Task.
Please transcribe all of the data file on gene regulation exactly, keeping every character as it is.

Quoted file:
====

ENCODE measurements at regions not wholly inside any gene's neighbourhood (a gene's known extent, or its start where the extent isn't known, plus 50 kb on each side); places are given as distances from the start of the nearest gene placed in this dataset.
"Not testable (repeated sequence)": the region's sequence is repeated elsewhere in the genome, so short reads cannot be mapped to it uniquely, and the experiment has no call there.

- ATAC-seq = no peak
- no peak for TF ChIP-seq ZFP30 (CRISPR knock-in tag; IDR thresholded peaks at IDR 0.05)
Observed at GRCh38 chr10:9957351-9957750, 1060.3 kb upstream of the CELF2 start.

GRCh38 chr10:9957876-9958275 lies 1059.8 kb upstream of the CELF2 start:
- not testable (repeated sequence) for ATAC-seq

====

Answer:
ENCODE measurements at regions not wholly inside any gene's neighbourhood (a gene's known extent, or its start where the extent isn't known, plus 50 kb on each side); places are given as distances from the start of the nearest gene placed in this dataset.
"Not testable (repeated sequence)": the region's sequence is repeated elsewhere in the genome, so short reads cannot be mapped to it uniquely, and the experiment has no call there.

- ATAC-seq = no peak
- no peak for TF ChIP-seq ZFP30 (CRISPR knock-in tag; IDR thresholded peaks at IDR 0.05)
Observed at GRCh38 chr10:9957351-9957750, 1060.3 kb upstream of the CELF2 start.

GRCh38 chr10:9957876-9958275 lies 1059.8 kb upstream of the CELF2 start:
- not testable (repeated sequence) for ATAC-seq